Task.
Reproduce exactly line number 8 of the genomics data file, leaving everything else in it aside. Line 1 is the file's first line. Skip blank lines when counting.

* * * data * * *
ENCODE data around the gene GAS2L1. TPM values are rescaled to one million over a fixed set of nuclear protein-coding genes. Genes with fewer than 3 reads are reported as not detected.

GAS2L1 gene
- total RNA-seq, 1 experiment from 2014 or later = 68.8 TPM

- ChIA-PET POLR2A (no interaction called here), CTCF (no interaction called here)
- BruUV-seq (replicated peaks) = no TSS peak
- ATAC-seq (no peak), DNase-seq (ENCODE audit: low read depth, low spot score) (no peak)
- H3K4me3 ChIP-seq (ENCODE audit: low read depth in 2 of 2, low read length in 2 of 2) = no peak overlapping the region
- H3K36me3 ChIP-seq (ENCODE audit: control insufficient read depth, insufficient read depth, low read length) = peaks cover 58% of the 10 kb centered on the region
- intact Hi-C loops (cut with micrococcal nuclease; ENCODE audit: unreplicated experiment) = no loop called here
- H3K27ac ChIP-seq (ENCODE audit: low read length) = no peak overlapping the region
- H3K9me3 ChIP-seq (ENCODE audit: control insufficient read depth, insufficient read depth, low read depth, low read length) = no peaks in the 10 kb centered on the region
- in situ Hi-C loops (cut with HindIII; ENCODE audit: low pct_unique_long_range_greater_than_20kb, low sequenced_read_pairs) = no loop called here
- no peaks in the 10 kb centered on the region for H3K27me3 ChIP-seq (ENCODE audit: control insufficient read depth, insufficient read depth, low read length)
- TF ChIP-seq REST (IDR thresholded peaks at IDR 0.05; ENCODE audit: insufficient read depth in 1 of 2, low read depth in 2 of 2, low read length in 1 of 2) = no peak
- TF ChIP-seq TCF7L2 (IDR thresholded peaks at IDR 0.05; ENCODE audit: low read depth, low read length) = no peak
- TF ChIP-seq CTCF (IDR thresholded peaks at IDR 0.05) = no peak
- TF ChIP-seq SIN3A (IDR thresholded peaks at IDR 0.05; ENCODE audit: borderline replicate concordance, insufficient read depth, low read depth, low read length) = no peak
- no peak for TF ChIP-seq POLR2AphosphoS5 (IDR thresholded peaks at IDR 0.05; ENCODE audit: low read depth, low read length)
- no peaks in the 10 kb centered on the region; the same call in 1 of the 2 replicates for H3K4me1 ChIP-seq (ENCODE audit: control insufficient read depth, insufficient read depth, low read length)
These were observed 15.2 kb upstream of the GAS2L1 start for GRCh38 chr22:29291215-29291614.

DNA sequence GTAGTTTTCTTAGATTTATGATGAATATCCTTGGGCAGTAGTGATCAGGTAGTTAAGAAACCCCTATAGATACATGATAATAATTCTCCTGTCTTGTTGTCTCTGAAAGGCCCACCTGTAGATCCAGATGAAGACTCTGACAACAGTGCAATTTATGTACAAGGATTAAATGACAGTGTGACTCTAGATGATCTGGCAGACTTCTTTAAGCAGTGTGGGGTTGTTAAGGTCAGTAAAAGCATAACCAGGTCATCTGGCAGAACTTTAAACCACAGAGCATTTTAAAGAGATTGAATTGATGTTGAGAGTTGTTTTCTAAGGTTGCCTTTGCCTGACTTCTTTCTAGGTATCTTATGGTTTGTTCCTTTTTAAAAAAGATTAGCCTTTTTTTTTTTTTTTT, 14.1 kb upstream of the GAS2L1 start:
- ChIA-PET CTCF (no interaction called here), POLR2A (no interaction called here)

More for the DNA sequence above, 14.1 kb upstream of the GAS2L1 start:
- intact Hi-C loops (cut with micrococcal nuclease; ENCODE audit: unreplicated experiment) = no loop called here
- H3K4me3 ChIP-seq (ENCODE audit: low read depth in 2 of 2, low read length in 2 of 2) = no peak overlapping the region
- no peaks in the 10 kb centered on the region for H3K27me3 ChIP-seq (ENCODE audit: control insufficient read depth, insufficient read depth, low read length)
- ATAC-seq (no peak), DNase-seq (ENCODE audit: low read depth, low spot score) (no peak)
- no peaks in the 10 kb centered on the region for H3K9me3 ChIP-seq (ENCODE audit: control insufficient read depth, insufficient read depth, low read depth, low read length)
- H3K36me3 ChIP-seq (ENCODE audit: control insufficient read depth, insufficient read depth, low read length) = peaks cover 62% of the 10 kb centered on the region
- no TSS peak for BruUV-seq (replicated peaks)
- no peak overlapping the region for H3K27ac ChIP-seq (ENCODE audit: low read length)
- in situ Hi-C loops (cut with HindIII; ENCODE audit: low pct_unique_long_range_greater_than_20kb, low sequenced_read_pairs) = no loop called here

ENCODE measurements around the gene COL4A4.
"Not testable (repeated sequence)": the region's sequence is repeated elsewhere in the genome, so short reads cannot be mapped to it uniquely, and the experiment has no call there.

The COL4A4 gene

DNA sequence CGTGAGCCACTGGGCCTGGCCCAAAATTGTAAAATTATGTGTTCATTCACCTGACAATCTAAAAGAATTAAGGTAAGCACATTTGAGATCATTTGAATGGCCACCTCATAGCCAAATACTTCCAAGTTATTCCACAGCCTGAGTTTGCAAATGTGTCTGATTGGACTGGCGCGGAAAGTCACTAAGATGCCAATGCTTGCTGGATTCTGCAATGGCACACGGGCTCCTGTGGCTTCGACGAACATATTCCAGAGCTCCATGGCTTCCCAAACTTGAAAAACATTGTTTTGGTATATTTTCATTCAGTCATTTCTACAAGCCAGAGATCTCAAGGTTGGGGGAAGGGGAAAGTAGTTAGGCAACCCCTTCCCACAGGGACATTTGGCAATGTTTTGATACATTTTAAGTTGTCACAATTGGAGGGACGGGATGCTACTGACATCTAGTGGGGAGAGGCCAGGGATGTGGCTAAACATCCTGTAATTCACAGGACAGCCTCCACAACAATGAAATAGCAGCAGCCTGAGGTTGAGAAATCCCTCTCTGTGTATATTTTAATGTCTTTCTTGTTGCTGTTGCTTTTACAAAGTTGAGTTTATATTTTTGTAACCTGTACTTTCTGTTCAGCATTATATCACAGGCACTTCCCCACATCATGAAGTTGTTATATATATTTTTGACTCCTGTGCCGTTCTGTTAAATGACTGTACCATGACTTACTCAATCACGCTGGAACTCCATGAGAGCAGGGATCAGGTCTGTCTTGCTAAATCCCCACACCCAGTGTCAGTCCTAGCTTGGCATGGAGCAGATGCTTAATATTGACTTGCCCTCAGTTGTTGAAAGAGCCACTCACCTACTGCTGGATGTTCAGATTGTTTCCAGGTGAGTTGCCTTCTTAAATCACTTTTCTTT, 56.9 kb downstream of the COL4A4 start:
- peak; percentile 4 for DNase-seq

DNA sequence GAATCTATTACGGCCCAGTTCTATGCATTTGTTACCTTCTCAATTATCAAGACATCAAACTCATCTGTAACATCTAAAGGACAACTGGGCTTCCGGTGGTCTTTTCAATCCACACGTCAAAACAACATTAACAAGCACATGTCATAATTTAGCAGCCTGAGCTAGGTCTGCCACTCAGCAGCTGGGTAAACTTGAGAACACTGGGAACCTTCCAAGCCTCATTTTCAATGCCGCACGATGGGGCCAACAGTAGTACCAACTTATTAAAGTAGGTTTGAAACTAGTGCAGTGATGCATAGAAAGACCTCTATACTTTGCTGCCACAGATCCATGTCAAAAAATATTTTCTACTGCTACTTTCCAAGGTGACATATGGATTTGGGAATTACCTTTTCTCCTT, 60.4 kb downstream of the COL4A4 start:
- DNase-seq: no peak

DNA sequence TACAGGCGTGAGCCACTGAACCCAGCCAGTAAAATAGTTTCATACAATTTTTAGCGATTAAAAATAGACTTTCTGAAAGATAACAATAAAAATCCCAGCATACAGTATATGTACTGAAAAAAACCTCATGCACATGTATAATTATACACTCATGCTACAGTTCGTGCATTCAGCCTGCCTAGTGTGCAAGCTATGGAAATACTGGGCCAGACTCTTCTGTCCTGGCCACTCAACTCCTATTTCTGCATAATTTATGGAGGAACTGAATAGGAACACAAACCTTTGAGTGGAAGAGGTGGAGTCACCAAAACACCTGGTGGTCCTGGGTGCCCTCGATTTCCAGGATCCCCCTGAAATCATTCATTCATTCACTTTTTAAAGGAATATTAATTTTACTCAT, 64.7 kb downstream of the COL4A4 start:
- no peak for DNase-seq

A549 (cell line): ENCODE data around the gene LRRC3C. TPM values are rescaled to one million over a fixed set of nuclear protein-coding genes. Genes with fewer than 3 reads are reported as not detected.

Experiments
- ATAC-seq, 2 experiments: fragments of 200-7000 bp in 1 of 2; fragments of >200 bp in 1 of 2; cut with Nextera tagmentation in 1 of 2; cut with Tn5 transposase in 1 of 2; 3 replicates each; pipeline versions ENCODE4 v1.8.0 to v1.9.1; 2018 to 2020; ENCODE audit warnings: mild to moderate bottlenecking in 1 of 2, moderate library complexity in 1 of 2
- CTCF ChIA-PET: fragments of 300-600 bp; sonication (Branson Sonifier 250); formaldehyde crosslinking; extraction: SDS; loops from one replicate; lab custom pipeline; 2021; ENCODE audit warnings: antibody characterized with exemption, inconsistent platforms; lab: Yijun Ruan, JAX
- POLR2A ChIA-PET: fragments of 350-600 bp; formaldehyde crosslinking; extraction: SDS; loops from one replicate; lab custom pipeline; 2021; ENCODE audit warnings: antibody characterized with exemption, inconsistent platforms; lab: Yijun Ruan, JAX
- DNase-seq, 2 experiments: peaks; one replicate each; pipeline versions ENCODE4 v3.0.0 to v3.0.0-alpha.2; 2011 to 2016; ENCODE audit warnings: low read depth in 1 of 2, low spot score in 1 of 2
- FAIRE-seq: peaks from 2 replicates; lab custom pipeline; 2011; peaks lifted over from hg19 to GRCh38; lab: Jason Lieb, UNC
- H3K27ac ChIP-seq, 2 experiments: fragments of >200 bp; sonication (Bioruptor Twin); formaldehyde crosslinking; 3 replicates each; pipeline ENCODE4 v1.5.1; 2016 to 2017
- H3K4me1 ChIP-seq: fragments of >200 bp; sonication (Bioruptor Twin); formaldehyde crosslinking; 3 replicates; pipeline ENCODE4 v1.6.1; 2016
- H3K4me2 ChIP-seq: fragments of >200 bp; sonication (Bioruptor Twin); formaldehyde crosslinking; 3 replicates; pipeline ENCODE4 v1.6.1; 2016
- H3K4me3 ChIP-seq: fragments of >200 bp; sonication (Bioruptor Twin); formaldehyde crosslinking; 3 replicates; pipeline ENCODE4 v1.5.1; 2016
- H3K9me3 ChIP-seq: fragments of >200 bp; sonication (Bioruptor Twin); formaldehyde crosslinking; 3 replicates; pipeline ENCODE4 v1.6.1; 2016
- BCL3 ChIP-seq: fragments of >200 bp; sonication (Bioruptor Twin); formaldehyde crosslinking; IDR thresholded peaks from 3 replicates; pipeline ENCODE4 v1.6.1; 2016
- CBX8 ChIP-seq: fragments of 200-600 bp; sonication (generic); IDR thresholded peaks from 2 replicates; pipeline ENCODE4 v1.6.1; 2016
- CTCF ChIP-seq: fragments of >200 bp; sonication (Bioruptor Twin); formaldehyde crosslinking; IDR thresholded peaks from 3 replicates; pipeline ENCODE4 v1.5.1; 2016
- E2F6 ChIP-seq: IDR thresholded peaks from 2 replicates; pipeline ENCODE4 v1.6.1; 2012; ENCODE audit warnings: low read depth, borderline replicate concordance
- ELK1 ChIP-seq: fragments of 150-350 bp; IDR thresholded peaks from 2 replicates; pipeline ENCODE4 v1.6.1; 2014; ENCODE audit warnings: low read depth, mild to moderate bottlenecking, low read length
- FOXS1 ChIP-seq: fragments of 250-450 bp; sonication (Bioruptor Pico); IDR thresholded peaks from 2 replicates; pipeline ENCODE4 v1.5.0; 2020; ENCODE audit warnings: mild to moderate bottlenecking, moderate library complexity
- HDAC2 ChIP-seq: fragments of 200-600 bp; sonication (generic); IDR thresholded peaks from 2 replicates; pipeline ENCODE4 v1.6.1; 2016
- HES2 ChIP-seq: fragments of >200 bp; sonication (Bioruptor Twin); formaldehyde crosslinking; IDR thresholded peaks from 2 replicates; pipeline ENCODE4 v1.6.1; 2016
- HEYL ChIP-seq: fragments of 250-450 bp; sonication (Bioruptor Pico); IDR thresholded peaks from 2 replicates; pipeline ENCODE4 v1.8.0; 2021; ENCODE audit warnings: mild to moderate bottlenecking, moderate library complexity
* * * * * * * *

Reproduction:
- H3K36me3 ChIP-seq (ENCODE audit: control insufficient read depth, insufficient read depth, low read length) = peaks cover 58% of the 10 kb centered on the region